Death of Antonin Scalia raises stakes in race for White House

President Obama to nominate successor to Supreme Court in face of Republican outrage

Battle lines have been drawn in the fight to replace conservative US supreme court justice Antonin Scalia, threatening to turn a fraught presidential race into a pitched battle for America's highest court.

Justice Scalia died at the age of 79 from a heart attack in his sleep early on Saturday while on a hunting trip to Texas, leaving a crucial swing seat on the court in the balance.

Republicans have vowed to block attempts by Democratic president Barack Obama to fill the vacancy in an election year.

Hot topics

The array of policy issues sitting on the court’s upcoming docket means the presidential election will be transformed into a referendum on a range of hotly contest topics, from union rights to climate change, from abortion to immigration, to religious discrimination.

Promising to proceed with his nomination of a successor to Scalia, Mr Obama said there was “plenty of time” left in his presidency for the Republican-led Senate to consider a replacement.

Republicans including Senate majority leader Mitch McConnell and presidential candidates Ted Cruz and Marco Rubio have called on Mr Obama to leave the appointment to the next president.

"It is outrageous that Republicans in the Senate and on the campaign trail have already pledged to block any replacement that President Obama nominates," Democratic candidate Hillary Clinton told a crowd in Colorado.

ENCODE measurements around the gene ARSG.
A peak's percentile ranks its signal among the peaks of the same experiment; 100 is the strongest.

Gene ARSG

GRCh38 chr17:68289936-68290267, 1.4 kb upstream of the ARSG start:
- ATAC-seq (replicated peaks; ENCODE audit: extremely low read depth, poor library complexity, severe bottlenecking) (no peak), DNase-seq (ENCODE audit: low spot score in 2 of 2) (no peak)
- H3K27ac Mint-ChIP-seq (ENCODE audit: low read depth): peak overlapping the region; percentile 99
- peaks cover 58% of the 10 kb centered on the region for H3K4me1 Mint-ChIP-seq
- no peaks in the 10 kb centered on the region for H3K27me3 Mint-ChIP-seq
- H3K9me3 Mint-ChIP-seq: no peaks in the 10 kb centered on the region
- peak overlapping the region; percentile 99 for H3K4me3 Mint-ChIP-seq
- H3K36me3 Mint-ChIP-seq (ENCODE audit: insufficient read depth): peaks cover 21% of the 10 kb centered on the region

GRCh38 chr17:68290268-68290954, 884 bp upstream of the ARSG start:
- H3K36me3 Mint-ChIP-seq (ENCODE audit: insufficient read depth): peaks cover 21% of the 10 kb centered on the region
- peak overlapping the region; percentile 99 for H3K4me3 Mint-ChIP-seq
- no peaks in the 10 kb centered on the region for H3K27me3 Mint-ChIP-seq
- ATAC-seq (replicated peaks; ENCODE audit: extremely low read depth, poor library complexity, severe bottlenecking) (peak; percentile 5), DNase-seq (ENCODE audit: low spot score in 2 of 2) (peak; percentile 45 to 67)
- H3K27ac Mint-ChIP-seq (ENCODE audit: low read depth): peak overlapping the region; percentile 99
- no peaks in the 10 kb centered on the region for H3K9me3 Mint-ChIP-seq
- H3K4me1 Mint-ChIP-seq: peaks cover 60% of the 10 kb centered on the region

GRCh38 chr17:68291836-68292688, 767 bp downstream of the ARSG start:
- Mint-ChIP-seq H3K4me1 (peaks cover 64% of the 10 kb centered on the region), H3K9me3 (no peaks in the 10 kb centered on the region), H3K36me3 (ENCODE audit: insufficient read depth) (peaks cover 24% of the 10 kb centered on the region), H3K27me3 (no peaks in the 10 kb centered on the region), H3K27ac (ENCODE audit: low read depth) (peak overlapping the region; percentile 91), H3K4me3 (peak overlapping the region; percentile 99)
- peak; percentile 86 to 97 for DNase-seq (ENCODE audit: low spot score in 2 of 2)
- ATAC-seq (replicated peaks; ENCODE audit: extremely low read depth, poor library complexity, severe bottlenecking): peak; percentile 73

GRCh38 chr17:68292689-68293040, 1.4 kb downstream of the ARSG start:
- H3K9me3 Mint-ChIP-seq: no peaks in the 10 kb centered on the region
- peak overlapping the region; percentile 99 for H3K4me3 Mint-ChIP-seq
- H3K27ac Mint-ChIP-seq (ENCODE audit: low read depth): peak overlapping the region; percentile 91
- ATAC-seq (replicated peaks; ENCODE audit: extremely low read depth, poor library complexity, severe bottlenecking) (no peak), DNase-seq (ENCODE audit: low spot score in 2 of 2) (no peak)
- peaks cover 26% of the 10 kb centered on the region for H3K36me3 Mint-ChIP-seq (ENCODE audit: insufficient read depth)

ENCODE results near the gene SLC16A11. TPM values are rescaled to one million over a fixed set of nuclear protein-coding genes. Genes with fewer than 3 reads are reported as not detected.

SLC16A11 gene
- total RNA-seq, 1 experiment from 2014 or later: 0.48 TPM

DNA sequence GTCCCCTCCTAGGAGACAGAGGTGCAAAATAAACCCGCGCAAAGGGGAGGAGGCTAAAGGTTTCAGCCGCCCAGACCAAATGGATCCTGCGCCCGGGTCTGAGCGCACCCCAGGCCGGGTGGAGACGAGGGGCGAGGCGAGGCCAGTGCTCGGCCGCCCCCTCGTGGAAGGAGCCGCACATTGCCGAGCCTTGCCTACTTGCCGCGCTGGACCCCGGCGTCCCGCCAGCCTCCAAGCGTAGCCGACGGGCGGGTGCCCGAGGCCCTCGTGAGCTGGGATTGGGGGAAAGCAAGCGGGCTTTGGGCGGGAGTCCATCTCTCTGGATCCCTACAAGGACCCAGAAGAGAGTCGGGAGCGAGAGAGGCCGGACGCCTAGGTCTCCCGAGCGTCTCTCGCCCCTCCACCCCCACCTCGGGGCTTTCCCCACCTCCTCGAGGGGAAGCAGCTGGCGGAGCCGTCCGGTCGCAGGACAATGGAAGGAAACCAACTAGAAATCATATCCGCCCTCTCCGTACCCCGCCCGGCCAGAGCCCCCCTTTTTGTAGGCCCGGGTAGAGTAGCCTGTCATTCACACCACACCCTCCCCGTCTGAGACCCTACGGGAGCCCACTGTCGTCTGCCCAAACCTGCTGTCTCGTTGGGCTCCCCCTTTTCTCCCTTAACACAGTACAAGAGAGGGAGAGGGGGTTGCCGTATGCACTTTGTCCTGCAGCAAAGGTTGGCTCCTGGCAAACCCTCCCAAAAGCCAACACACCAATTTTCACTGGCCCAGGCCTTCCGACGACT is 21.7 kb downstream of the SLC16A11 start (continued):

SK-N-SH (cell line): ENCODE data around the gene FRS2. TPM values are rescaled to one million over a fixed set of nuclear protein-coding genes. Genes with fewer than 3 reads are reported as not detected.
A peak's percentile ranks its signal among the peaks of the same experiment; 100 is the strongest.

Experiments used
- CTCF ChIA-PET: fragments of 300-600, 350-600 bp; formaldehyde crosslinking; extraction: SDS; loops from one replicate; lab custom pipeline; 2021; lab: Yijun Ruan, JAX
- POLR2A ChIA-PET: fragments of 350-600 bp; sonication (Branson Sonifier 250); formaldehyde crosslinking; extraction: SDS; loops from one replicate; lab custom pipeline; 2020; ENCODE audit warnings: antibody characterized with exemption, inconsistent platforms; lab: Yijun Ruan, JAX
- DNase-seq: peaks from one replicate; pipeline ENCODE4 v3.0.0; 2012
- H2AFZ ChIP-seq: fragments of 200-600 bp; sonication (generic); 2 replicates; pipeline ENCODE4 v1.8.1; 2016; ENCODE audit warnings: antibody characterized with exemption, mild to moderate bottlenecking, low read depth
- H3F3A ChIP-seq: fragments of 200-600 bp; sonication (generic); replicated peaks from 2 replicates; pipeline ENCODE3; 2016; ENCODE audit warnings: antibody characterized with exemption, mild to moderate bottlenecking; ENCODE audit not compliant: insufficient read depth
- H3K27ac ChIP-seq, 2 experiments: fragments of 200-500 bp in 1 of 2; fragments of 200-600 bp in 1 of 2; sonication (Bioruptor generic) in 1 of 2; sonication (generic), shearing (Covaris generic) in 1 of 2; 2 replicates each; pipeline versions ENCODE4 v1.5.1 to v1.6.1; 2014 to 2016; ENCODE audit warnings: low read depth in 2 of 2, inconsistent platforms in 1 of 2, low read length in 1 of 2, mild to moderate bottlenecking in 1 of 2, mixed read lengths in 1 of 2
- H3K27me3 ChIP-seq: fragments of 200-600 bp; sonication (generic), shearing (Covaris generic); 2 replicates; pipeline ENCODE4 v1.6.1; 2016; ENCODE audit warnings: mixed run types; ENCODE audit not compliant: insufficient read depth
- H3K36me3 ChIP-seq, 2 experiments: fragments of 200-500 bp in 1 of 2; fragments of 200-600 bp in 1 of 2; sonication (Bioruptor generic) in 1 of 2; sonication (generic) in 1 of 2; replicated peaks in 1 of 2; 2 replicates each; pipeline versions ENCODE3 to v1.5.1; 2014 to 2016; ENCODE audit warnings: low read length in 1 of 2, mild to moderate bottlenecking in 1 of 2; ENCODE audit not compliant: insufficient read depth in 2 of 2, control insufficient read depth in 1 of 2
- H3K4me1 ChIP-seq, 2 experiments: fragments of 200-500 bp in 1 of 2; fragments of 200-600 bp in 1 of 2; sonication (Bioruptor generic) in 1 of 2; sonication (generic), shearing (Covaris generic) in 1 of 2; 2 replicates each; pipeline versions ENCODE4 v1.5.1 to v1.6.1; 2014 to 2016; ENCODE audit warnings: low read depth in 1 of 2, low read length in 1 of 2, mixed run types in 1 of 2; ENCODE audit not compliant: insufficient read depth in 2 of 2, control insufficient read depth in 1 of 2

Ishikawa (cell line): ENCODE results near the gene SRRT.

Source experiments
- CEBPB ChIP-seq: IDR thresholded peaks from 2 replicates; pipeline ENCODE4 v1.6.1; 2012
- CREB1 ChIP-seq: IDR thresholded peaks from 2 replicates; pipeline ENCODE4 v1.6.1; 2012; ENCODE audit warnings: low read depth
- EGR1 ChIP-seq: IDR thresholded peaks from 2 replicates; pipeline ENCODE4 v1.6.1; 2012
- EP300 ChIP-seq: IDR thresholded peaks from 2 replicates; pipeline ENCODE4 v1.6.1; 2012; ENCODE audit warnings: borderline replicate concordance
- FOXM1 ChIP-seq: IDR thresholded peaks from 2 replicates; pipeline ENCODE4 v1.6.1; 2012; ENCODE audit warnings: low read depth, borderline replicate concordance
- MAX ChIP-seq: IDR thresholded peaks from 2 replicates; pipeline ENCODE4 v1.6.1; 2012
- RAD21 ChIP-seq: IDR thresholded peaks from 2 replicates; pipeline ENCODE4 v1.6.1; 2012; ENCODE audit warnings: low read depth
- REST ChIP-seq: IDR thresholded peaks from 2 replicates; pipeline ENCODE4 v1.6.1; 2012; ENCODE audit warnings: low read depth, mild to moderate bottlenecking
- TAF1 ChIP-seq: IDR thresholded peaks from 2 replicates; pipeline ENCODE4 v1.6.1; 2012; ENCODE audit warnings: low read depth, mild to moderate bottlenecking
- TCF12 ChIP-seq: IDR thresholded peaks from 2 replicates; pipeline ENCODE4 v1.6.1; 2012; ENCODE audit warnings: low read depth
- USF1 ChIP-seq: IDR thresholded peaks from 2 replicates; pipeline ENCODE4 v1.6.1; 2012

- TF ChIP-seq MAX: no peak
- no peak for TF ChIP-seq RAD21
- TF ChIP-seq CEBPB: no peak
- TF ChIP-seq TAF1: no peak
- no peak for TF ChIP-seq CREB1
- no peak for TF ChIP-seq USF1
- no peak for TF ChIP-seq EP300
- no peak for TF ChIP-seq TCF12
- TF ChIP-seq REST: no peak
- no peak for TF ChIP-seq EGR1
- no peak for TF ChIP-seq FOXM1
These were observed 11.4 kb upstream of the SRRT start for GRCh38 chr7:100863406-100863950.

“That is a fact, my friends, whether the Republicans like it or not,” she said. “Elections have consequences.”

Mr Cruz, a former law clerk to another conservative hero on the supreme court, said the vacancy left by Scalia would have a “profound impact” on the Republican primary. He vowed “absolutely” to block Mr Obama with a Senate filibuster.

“This is a 5-4 court – the next election needs to be a referendum on the court,” he said on a Sunday talk show. “People need to decide.”

Angry exchanges

The subject of supreme court appointments led to the angriest exchanges of Saturday night’s ninth Republican presidential debate, the nastiest of the race so far.

Personal attacks dominated the high-decibel debate in South Carolina, which holds the next primary on Saturday.

When Mr Cruz distanced himself from his support of chief justice John Roberts, Mr Trump fired off repeatedly: "Why do you lie?"

“Donald, adults learn not to interrupt each other,” Mr Cruz shot back, after claiming that the businessman would appoint liberals to the court. “Yeah, yeah, I know you’re an adult,” Trump responded.

Mr Trump jabbed former Florida governor Jeb Bush, claiming his brother, George W Bush, was partly to blame for the September 11th, 2001 attacks and made a "big fat mistake" invading Iraq in 2003.

"I could care less about the insults Donald Trump gives to me," said Mr Bush. "I am sick and tired of him going after my family."

George W Bush makes his first campaign appearance in support of his brother today at a rally in South Carolina, which has a large military presence and where the 43rd president is still hugely popular.